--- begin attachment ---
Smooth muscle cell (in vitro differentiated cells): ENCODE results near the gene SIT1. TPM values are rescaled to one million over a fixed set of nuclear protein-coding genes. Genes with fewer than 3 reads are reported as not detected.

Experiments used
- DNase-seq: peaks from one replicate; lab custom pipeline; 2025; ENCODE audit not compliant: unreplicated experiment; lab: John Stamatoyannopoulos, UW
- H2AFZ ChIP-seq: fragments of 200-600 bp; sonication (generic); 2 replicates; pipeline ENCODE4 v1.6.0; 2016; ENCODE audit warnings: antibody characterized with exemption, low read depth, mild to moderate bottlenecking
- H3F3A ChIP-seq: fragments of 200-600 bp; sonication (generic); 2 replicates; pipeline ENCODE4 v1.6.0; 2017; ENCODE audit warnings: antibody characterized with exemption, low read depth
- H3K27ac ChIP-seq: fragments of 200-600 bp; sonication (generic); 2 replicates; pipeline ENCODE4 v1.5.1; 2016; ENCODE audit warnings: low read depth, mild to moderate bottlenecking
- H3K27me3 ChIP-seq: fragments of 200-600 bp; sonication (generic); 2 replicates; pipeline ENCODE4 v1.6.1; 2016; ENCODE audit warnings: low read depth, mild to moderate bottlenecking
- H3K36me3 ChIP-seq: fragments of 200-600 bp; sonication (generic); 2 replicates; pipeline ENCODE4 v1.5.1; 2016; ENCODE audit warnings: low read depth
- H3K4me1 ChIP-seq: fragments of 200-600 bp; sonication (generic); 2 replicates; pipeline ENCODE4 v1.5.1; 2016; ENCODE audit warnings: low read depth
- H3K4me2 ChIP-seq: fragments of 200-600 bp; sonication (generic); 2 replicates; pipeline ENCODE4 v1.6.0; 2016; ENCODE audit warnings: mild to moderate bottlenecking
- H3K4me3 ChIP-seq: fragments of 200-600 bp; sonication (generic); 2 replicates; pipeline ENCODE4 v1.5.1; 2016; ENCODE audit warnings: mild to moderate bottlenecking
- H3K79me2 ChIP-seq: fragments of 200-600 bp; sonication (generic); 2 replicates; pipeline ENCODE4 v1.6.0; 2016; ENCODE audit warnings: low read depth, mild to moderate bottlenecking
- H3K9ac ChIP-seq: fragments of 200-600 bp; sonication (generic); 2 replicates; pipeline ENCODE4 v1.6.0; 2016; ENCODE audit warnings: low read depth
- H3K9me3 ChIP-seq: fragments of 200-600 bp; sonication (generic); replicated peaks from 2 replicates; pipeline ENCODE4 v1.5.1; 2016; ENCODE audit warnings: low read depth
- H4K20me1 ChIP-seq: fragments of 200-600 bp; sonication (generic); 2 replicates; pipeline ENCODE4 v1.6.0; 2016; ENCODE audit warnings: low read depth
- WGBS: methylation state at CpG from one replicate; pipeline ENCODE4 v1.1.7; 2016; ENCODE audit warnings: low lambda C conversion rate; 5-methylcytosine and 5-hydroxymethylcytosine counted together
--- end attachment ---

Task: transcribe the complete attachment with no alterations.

Smooth muscle cell (in vitro differentiated cells): ENCODE results near the gene SIT1. TPM values are rescaled to one million over a fixed set of nuclear protein-coding genes. Genes with fewer than 3 reads are reported as not detected.

Experiments used
- DNase-seq: peaks from one replicate; lab custom pipeline; 2025; ENCODE audit not compliant: unreplicated experiment; lab: John Stamatoyannopoulos, UW
- H2AFZ ChIP-seq: fragments of 200-600 bp; sonication (generic); 2 replicates; pipeline ENCODE4 v1.6.0; 2016; ENCODE audit warnings: antibody characterized with exemption, low read depth, mild to moderate bottlenecking
- H3F3A ChIP-seq: fragments of 200-600 bp; sonication (generic); 2 replicates; pipeline ENCODE4 v1.6.0; 2017; ENCODE audit warnings: antibody characterized with exemption, low read depth
- H3K27ac ChIP-seq: fragments of 200-600 bp; sonication (generic); 2 replicates; pipeline ENCODE4 v1.5.1; 2016; ENCODE audit warnings: low read depth, mild to moderate bottlenecking
- H3K27me3 ChIP-seq: fragments of 200-600 bp; sonication (generic); 2 replicates; pipeline ENCODE4 v1.6.1; 2016; ENCODE audit warnings: low read depth, mild to moderate bottlenecking
- H3K36me3 ChIP-seq: fragments of 200-600 bp; sonication (generic); 2 replicates; pipeline ENCODE4 v1.5.1; 2016; ENCODE audit warnings: low read depth
- H3K4me1 ChIP-seq: fragments of 200-600 bp; sonication (generic); 2 replicates; pipeline ENCODE4 v1.5.1; 2016; ENCODE audit warnings: low read depth
- H3K4me2 ChIP-seq: fragments of 200-600 bp; sonication (generic); 2 replicates; pipeline ENCODE4 v1.6.0; 2016; ENCODE audit warnings: mild to moderate bottlenecking
- H3K4me3 ChIP-seq: fragments of 200-600 bp; sonication (generic); 2 replicates; pipeline ENCODE4 v1.5.1; 2016; ENCODE audit warnings: mild to moderate bottlenecking
- H3K79me2 ChIP-seq: fragments of 200-600 bp; sonication (generic); 2 replicates; pipeline ENCODE4 v1.6.0; 2016; ENCODE audit warnings: low read depth, mild to moderate bottlenecking
- H3K9ac ChIP-seq: fragments of 200-600 bp; sonication (generic); 2 replicates; pipeline ENCODE4 v1.6.0; 2016; ENCODE audit warnings: low read depth
- H3K9me3 ChIP-seq: fragments of 200-600 bp; sonication (generic); replicated peaks from 2 replicates; pipeline ENCODE4 v1.5.1; 2016; ENCODE audit warnings: low read depth
- H4K20me1 ChIP-seq: fragments of 200-600 bp; sonication (generic); 2 replicates; pipeline ENCODE4 v1.6.0; 2016; ENCODE audit warnings: low read depth
- WGBS: methylation state at CpG from one replicate; pipeline ENCODE4 v1.1.7; 2016; ENCODE audit warnings: low lambda C conversion rate; 5-methylcytosine and 5-hydroxymethylcytosine counted together